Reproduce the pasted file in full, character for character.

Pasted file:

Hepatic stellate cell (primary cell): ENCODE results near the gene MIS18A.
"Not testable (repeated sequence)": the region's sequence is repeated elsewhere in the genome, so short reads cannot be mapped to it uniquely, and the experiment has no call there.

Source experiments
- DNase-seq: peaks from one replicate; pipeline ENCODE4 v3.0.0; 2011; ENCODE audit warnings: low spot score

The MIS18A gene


Hepatic stellate cell (primary cell): ENCODE results near the gene MIS18A.
"Not testable (repeated sequence)": the region's sequence is repeated elsewhere in the genome, so short reads cannot be mapped to it uniquely, and the experiment has no call there.

Source experiments
- DNase-seq: peaks from one replicate; pipeline ENCODE4 v3.0.0; 2011; ENCODE audit warnings: low spot score

The MIS18A gene